First look: Obama salutes Truman on 75th anniversary of U.S. military's desegregation
Former President Obama has taped remarks for a Truman Civil Rights Symposium, to be held in D..C. from Wednesday to Friday to commemorate the 75th anniversary of the desegregation of the U.S. armed forces.
Driving the news: The event is hosted by the Truman Library Institute of Kansas City, Mo. — a nonprofit partner of the Harry S. Truman presidential library.
Details: The video is under wraps, but here's an excerpt from Obama's comments, provided by organizers:
- "The grandson of slave owners, Harry Truman was never the most likely champion for civil rights. But during the depths of Jim Crow, he argued for racial equality, becoming the first president to address the NAACP."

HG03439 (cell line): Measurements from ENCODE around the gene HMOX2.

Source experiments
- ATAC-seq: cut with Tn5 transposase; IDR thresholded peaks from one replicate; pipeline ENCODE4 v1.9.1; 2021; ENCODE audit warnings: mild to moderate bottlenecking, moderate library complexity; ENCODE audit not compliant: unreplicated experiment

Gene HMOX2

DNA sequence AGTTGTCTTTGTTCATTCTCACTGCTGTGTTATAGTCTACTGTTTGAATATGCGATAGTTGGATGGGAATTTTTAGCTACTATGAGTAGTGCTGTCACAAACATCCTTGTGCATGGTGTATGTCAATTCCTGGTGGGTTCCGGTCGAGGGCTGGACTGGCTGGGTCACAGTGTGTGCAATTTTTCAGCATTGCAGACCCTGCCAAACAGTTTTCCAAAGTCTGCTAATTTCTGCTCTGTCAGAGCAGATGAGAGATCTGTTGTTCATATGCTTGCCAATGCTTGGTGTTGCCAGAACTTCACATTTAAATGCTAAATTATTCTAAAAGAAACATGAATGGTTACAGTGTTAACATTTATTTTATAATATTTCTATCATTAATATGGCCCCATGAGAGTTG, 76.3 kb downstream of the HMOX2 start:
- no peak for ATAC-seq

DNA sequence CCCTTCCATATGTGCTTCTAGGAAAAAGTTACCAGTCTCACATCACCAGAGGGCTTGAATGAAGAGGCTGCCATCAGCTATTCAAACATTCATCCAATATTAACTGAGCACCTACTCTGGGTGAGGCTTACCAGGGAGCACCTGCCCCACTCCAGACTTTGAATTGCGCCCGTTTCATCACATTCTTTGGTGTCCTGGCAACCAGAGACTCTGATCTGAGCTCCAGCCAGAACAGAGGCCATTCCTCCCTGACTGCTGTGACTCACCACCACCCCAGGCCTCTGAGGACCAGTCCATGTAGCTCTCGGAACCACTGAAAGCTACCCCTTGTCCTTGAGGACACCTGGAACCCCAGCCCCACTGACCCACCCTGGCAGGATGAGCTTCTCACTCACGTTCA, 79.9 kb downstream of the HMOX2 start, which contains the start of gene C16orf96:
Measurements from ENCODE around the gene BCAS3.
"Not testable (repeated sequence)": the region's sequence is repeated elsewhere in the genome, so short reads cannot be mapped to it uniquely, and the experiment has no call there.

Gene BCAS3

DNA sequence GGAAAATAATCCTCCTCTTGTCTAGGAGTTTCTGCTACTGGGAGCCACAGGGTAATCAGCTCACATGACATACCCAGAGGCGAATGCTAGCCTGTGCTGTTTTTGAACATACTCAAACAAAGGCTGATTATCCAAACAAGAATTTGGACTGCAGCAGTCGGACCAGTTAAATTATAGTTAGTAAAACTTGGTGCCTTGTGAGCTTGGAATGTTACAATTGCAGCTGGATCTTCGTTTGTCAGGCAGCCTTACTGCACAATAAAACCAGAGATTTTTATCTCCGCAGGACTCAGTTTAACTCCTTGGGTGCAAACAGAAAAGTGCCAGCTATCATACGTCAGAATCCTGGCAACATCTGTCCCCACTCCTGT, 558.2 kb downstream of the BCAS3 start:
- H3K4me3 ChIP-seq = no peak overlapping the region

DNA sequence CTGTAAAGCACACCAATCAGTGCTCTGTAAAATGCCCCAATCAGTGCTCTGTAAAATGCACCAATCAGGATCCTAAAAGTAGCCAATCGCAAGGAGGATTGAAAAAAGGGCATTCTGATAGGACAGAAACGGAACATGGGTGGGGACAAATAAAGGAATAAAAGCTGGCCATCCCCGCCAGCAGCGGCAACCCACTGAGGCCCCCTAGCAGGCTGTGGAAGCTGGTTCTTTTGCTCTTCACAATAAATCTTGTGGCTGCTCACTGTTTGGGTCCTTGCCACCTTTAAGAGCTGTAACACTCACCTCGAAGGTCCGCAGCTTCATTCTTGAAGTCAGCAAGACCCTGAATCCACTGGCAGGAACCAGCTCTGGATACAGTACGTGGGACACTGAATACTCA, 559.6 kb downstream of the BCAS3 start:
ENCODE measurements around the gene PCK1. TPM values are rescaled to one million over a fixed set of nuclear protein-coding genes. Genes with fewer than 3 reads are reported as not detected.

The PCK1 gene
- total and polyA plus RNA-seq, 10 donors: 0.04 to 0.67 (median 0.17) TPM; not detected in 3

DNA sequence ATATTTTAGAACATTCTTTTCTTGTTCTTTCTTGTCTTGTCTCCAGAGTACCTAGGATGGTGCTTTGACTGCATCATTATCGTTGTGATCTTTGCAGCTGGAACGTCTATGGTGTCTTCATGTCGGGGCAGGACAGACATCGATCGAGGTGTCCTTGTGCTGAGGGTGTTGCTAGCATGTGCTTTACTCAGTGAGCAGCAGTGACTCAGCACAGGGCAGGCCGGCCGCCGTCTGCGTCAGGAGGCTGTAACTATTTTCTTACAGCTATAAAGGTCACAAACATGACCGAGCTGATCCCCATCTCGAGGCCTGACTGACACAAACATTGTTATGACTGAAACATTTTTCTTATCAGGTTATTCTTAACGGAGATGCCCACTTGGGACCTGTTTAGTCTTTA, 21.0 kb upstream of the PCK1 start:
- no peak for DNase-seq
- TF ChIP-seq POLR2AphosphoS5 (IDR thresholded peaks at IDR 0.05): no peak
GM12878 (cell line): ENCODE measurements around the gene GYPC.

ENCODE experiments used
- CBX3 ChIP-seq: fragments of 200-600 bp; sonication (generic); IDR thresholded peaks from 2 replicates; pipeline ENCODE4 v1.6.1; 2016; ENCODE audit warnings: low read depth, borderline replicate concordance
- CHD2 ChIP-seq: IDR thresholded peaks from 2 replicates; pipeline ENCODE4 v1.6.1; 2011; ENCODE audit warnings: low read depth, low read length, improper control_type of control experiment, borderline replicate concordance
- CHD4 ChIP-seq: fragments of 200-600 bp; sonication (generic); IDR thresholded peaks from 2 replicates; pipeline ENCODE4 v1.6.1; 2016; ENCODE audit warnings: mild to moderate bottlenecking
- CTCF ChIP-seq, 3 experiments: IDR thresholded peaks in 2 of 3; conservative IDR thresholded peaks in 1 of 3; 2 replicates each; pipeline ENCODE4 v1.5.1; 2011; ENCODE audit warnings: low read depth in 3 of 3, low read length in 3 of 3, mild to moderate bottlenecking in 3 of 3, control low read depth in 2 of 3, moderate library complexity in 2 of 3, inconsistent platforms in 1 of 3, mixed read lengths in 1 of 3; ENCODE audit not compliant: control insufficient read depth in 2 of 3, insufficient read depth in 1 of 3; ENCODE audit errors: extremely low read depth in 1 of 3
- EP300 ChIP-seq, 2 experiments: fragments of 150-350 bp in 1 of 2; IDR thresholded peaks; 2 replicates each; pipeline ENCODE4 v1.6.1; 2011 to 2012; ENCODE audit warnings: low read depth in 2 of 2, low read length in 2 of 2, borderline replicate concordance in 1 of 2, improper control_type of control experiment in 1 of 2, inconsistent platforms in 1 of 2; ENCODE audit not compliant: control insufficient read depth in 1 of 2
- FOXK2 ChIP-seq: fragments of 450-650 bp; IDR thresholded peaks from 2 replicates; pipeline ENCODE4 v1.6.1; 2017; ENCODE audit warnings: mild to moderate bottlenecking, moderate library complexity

- "And when he saw Black veterans returning from World War II — only to face violence and abuse at home — he went a step further."
"By desegregating the federal workforce — the single largest employer in the country," Obama continues, "President Truman set a powerful example and created new opportunities for generations of Black Americans."
- "And by ordering the integration of the military, he advanced the civil rights movement and helped prove that America is safer when Americans fight together."
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